As the Golden Gate Bridge neared completion, a select group of people were invited to a "Last Rivet" ceremony on the actual floor of the bridge. Among them were three little girls dressed up to represent China, Canada, and Mexico. The trio held large bouquets and posed for a photo next to a man in a dark suit and hat, who glances out of the frame.
For me, these people have become a visual representation for the historian's idea that we should think of the past as a foreign country. There's something familiar but strange about a "last rivet" ceremony that includes having little girls dress up in outfits from their homelands. I almost recognize the man's style, but its nuances -- like that boutineer -- elude me.
Looking at the photo, taken at a spot I've undoubtedly walked by, I realize that I do not understand the San Francisco of 1937. Not only do I not know the details of what motivated its people, I don't even know the basics, like where I'd go for a haircut or a drive or a suit.
And to be honest, despite the historian's axiom, few historical works ground us in the kinds of details we'd want to know about a foreign country. If you were headed to Madrid, you would almost certainly purchase a guidebook. And inside that guide book, you'd find a list of places to see, bars, shopping, hotels, etc. Yet when we visit the past, we're never given that map of everyday life.
Luckily, because of all the hoopla around the Golden Gate's opening, we have something strangely close to a guide book. It's the "Official Souvenir Program for the Golden Gate Bridge Fiesta," which began precisely 75 years ago today. Inside it, you find a bunch of high-fallutin' rhetoric about Progress and Commerce, but you also find more than 130 advertisements for various businesses that wanted to be included in what functioned as a visitor's guidebook.
The only problem is that the old guidebook as it was constituted didn't really have a good user interface. So, Philip Bump and I made you one. We (painstakingly) extracted the individual ads, transcribed their addresses, and then Philip coded them all onto a Google Map with icons (designed by Nicolas Mollet) to designate particular types of businesses.
When you click on an icon, the advertisement of the business that was located there will pop up. Most are simple, but many will really give you a flavor of the time and place and also where you could get a good tamale over there in Oakland. There's a full-screen version hosted here.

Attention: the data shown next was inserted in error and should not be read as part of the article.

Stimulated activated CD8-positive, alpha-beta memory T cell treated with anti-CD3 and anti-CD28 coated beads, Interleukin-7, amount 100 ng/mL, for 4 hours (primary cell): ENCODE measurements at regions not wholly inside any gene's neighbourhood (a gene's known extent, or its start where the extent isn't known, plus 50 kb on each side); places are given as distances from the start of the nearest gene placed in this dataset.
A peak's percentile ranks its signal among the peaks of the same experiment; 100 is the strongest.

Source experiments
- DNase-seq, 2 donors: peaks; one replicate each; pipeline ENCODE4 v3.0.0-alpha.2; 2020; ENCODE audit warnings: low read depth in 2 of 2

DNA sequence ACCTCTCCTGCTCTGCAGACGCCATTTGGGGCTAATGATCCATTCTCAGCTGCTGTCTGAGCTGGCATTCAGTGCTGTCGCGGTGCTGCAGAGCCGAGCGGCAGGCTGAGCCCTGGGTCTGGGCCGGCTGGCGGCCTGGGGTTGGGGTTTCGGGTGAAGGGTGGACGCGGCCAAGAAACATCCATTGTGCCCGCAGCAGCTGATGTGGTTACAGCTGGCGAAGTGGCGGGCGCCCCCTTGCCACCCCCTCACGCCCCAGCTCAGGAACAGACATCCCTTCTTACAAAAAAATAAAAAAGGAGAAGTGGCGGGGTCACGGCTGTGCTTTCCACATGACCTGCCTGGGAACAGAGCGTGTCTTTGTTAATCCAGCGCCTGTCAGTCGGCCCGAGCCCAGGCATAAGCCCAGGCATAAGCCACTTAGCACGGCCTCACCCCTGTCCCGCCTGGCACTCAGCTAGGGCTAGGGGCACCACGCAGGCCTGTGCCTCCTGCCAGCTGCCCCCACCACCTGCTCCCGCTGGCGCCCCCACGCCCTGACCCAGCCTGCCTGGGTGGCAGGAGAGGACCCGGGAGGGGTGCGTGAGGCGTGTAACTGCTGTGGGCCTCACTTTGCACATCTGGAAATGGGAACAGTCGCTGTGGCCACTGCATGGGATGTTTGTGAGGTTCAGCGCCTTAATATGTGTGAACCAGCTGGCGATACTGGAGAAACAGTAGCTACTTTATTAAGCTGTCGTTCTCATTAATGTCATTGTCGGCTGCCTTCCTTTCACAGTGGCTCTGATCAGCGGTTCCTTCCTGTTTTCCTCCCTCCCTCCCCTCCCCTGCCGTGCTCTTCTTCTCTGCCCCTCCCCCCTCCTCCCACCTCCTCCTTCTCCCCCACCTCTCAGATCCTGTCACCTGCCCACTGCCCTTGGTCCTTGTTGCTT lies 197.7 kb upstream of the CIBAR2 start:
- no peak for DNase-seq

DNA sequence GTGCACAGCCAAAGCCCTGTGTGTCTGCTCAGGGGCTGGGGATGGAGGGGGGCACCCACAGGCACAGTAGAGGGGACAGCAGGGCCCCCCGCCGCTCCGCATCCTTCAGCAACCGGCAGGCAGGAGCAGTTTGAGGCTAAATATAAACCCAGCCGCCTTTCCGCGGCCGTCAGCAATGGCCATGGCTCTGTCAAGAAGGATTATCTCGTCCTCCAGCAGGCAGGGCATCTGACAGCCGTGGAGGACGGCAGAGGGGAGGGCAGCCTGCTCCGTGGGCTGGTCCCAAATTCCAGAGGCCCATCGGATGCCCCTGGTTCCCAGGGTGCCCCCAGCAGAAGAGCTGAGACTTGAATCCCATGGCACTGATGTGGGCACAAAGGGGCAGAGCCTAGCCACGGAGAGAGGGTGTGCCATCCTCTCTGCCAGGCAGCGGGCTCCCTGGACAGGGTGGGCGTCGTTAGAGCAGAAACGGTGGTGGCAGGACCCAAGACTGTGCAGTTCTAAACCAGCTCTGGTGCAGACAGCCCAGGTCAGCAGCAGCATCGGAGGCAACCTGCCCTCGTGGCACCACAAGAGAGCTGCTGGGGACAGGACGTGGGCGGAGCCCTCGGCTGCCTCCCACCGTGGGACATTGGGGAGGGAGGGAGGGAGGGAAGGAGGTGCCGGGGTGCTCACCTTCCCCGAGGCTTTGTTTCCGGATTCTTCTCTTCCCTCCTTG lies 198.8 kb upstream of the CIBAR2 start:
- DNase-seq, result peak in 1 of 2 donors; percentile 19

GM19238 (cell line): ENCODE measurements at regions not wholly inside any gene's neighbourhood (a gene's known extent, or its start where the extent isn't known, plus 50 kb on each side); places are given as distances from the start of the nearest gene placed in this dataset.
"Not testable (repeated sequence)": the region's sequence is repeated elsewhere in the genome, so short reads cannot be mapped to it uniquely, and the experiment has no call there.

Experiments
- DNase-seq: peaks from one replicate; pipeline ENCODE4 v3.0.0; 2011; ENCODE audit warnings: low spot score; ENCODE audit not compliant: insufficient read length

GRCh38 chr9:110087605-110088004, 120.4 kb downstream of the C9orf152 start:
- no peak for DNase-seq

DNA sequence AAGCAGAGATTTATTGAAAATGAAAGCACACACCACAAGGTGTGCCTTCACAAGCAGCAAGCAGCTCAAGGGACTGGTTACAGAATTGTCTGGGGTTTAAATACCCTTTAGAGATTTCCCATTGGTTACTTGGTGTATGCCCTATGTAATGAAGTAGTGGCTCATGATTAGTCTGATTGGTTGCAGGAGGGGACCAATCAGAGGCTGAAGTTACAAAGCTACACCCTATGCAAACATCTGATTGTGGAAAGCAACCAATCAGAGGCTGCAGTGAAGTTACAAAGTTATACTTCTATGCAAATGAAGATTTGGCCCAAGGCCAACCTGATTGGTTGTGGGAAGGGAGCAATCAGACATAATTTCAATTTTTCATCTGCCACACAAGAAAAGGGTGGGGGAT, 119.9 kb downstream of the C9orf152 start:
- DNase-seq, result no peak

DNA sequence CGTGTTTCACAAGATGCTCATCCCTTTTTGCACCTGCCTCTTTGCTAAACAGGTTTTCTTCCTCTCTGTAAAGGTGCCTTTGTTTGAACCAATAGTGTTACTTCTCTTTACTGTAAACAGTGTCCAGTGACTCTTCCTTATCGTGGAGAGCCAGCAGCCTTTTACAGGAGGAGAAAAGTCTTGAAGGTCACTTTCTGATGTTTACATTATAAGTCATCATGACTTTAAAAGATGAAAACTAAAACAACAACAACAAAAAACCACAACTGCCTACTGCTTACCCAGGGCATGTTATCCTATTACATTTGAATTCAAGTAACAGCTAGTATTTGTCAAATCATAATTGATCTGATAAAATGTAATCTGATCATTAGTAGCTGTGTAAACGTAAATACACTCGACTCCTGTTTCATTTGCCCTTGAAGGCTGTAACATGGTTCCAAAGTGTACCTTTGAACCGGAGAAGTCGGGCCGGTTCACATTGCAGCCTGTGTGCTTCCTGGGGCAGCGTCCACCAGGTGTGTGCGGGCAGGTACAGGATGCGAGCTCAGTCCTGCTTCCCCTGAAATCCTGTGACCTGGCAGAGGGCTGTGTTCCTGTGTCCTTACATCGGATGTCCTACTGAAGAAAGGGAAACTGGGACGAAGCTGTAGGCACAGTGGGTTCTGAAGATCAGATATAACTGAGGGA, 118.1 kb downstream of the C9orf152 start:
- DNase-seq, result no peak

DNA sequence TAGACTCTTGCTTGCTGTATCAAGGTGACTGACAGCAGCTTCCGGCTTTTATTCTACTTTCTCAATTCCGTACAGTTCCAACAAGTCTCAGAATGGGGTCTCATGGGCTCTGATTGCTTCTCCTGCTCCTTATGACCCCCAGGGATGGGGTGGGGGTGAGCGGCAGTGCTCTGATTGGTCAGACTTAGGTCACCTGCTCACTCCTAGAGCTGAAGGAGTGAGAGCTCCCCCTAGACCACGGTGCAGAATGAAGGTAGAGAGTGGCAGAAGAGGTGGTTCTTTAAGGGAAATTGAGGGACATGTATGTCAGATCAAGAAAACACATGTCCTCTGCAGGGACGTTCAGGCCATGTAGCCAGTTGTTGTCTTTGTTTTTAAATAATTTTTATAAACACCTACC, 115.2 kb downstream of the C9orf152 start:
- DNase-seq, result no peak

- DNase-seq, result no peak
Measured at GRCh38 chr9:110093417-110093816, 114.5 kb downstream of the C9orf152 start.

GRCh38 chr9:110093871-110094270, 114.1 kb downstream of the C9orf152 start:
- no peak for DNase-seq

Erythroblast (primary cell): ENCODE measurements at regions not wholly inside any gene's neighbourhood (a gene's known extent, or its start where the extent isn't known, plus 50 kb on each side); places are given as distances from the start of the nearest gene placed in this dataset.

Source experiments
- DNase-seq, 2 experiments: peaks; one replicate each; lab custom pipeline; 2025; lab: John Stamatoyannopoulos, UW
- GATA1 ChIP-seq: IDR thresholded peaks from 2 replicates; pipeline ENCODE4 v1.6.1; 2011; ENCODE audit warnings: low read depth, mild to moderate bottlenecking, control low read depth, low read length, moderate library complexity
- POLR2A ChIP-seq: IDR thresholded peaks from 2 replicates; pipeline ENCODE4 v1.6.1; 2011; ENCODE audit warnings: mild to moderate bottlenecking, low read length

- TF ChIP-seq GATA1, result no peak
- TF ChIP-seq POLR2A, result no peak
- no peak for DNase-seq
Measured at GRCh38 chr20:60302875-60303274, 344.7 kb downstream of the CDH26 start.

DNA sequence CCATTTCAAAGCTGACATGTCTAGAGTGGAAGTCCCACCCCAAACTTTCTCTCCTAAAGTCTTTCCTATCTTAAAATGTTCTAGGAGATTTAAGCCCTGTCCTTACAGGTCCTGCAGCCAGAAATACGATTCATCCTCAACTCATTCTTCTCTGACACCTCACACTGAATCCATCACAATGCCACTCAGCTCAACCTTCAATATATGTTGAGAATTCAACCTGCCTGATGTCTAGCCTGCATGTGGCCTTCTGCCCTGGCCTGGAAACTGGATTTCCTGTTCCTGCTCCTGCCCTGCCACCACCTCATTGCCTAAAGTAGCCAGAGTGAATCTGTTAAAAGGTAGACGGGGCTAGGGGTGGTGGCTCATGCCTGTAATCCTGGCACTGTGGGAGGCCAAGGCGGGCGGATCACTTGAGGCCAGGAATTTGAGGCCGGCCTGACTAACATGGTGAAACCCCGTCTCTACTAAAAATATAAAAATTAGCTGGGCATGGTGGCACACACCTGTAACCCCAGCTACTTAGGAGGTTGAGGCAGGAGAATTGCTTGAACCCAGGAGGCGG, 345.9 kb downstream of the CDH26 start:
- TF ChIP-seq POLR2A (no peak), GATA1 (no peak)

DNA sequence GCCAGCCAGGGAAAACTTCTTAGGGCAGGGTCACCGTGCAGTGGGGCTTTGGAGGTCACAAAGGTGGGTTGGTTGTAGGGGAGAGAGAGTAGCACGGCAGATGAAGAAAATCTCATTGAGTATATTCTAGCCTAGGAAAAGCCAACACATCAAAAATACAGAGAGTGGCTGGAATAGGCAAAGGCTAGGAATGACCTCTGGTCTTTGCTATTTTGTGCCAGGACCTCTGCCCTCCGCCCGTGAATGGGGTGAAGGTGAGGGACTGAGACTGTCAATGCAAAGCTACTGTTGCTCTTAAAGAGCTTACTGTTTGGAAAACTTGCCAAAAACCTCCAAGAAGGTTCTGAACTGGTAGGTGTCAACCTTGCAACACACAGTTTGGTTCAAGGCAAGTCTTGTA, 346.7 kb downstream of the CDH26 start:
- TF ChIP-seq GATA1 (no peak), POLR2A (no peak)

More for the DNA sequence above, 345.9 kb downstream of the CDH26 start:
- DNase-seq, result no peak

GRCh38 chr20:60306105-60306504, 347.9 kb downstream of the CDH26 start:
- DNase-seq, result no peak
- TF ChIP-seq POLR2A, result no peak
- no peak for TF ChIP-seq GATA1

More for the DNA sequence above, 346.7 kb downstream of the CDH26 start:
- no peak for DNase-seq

There are several things to look for on this map that may be of interest to you. First, I think it's fun to scan the map for microneighborhoods like the one up and down Polk St. Second, notice the regional nature of the map. This isn't just San Francisco establishments because the catalog was really for local or national tourists. There were even more outlying establishments but few offered addresses that we could locate. Third, my favorite thing may be the come on's that the bars offered. While O'Connors Taverns went with the simple tagline, "Cocktails Served to Suit You," other drinking establishments had bigger ideas. Cinnabar in Burlingame was the "The Brightest * on the Peninsula." The Rancho on Polk was "TOPS in Drinks and Sociability." And most intriguingly, Mona's on Columbus was "A Rendezvous for Discerning Bohemians."
One fascinating coda is that Mona's is actually quite a famous place in San Francisco's old-school queer community. First at 451 Union Street and then at 140 Columbus (as on our map), and finally at 440 Broadway, Mona's was a freethinking, freewheeling, mostly lesbian bar at a time when that sort of thing was not easy to find. A young bohemian named Mona Hood ran the place and provided a venue for crossdressing entertainers from about 4pm to 2am every night. Mona's is considered a key link in the chain of events that made San Francisco's the queer capital of America: it was a space where lesbians, and other people in the queer community, could live their lives out in the open. (For more on that story, check out San Francisco State University professor Nan Alamilla Boyd's Wide Open Town.")
Meanwhile 140 Columbus remains a meaningful space in its own right. After Mona's moved on, the cellar bar was reinvented as The Purple Onion, a performance space that has played host to performers like Woody Allen and Richard Pryor to poets like Maya Angelou.
That's just one of the many stories embedded on the map above. Go take a look for yourself; the map's just the beginning of your trip back to San Francisco, 1937.
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